Seeing Aurora Borealis will ignite anyone´s passion for sustainable development.
I saw the northern lights for the first time in my life this Friday. In the place where I am currently living, Southern Finland, the phenomenon is not very common, and so we spent a good 30 minutes outside gazing at the slowly dancing drapes of soft light. The hues were melting into one another — whispers of green subtly turning brighter and weaker — short glimpses of violet, yellow, blue, and red. Every once in a while, the tranquil dance of the lights was accompanied by wispy clouds.
Standing there, freezing my head because I had forgotten to put on a hat, I was once again awestruck about how absolutely, devastatingly beautiful this planet of ours is. And like many times before, with that thought, came a burning zeal to protect its beauty from all the devastation it has had to face because of us humans. How can we continuously hurt something that we hold so dear?
My generation´s nature experience is different from all the previous generations in one important aspect: there is no escaping the worry that comes with witnessing northern lights, or any other manifestation of the Earth´s beauty. It does not matter whether it is the smallest octopus squirting ink and turning from normal to red and back in the shallow, clear water of the red sea, or a breathtaking sunset in Finland in August. I have had the fortune of seeing both and feeling the scale of feelings that comes with those moments.
First, there is joy that comes with being there to see something so wonderful. Then, there is sorrow, ignited by the fear that I might just be among the last people to see it like it was before we had destroyed everything.
I do not claim to know much, but I do know this: those feelings of sorrow are not to be embraced. My generation may not have the privilege of simply enjoying Earth´s beauty and taking advantage of its resources like many generations before it had. But it does have the passion to save it. In fact, I would be so bold as to say keeping the Earth habitable for humans is a mission that will bring all people from the youngest generations together.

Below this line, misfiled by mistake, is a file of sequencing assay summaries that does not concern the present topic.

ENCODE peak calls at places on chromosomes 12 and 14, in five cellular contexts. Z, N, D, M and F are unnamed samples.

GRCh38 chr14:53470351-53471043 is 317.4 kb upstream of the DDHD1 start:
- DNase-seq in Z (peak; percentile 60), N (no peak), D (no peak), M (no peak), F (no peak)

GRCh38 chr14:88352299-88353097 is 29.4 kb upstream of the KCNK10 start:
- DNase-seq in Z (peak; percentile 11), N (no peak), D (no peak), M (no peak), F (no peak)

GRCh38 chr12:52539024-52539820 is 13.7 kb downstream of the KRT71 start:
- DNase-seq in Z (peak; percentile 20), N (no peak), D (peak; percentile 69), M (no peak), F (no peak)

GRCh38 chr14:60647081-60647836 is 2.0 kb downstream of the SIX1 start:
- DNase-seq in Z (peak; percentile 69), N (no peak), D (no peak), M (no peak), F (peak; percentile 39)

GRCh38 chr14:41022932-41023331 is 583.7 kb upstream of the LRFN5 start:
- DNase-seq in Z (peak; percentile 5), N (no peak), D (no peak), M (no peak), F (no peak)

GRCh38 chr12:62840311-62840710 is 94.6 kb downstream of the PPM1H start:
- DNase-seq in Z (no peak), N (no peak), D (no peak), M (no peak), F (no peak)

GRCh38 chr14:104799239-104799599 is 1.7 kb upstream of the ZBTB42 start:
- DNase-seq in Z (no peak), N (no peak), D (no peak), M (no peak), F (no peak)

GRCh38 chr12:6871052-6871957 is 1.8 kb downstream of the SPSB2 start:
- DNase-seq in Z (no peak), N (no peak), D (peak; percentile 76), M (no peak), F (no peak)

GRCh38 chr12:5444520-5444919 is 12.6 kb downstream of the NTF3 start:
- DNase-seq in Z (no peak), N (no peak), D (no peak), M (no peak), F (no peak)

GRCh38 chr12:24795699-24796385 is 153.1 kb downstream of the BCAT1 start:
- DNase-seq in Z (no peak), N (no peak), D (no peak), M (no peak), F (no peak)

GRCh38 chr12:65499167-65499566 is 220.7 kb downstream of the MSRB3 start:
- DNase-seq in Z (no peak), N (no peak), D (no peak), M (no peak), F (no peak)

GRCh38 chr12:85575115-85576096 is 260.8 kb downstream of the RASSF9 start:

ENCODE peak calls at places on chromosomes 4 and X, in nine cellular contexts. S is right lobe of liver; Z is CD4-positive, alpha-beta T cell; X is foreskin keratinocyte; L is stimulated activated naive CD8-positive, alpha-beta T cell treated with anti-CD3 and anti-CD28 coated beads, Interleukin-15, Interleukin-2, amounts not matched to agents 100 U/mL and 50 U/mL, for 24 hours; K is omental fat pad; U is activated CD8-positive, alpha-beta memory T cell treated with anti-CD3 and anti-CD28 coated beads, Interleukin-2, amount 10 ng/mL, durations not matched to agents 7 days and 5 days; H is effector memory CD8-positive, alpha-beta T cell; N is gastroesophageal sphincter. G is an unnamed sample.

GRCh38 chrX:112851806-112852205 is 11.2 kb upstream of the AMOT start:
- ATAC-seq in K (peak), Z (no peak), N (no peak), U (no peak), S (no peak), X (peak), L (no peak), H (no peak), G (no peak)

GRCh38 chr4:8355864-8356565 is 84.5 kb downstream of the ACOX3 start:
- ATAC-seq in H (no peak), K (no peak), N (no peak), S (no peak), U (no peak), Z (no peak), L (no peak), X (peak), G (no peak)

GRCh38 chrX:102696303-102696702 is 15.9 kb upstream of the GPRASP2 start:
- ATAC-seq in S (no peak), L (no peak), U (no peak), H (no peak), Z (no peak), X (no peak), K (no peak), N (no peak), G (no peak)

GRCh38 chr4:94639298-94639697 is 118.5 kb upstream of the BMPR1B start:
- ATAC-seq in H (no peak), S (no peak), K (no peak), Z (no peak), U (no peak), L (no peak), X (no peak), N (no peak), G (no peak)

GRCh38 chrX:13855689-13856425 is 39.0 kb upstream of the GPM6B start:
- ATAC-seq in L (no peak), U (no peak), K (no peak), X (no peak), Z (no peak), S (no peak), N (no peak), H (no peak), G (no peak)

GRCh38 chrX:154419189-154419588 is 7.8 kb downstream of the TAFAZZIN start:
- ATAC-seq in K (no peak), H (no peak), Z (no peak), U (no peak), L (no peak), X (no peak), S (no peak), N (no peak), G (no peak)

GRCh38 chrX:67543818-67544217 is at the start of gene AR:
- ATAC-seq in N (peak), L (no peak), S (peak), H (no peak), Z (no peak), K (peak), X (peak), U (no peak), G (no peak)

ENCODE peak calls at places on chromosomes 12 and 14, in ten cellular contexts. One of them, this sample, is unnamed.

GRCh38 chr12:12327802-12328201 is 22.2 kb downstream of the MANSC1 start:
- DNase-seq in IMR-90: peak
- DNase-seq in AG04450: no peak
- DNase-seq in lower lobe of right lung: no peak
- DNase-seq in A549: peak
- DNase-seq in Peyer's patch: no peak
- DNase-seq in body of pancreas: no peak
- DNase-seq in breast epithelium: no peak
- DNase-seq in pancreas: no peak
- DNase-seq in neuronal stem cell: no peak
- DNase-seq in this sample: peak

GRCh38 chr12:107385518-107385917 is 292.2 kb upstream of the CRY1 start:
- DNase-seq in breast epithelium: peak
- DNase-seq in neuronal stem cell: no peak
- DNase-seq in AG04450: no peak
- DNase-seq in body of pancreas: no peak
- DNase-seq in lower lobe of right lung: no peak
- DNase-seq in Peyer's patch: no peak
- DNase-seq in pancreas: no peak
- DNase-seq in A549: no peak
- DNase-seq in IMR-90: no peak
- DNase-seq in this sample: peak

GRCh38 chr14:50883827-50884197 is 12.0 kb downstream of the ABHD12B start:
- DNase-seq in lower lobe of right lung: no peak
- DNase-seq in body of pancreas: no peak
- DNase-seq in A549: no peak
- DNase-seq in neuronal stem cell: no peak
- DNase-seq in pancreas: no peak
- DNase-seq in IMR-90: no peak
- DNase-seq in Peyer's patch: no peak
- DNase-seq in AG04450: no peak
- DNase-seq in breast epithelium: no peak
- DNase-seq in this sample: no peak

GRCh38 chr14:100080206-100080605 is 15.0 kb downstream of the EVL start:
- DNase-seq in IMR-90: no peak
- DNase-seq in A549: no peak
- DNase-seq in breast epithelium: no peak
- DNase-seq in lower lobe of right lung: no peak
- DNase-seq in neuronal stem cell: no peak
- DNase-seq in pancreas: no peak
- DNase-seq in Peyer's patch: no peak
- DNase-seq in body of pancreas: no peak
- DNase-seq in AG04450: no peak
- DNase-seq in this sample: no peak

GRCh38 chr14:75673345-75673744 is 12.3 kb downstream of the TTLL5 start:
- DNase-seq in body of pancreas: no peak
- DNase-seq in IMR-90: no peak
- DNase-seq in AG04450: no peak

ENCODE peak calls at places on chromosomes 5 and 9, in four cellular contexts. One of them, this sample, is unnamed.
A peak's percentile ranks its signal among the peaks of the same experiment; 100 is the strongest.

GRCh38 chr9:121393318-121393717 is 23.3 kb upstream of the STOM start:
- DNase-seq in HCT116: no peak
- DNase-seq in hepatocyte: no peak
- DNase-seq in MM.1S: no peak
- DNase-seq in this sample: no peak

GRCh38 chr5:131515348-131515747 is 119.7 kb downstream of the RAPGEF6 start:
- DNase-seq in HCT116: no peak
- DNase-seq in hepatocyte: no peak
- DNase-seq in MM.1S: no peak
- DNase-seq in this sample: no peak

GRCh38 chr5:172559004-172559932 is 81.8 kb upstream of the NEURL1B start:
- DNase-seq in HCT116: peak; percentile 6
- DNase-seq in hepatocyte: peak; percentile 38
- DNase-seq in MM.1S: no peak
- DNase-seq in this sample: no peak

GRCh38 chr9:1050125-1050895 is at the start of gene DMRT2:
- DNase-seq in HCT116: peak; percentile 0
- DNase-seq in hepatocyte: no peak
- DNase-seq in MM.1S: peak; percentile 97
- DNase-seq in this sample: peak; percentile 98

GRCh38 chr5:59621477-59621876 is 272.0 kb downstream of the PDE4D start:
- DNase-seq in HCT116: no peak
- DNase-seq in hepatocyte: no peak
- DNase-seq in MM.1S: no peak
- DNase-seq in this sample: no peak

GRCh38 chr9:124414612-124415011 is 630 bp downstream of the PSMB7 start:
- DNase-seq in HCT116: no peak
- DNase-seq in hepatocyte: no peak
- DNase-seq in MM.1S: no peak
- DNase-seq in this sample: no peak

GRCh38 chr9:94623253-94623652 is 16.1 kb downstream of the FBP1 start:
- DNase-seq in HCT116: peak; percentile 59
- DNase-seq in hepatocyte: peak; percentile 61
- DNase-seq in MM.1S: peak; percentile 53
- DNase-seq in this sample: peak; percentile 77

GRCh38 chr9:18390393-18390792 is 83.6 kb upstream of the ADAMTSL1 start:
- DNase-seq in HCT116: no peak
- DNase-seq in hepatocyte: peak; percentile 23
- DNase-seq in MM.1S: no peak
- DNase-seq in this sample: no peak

In this blog series, I will be diving deeper into the work of an organization that is striving to do its own part in this mutual project. I first got introduced to the work of Avoin at the end of 2019, when I was asked to do copywriting for an ongoing project of theirs, Avoin Map. Utilizing open-source software, Avoin Map aims to display environmental data in a way that supports the sustainable planning of human activities such as agriculture and forestry. The project revealed to me the hidden world of environmental monitoring for sustainable development. I got to know other people who cared like me, and what is more, I got to see how much has already been done for the protection of our habitats. I was hooked.
Since then, I have had the chance to see and participate in many other projects at Avoin. I have noticed that work for sustainable development involving digital tools is much more complex and requires much more patience and organization than one might imagine. It is quite the opposite of shortsightedness that often prevails in regular business. I have also come to realize how important this kind of work is. Without organized digital data, there is little global access to environmental knowledge. And without knowledge, there is no informed decision-making. Using theatre terminology — fittingly so, given my first profession as a dancer —, work like this happens in the coulisses of the main stage of sustainable development. But without it, there is no show.
Written by Tuula Cox. This text is the first post in a blog series by Avoin. The blog series discusses environmental protection and sustainable development from the digital point of view.
This blog post was first published via Medium.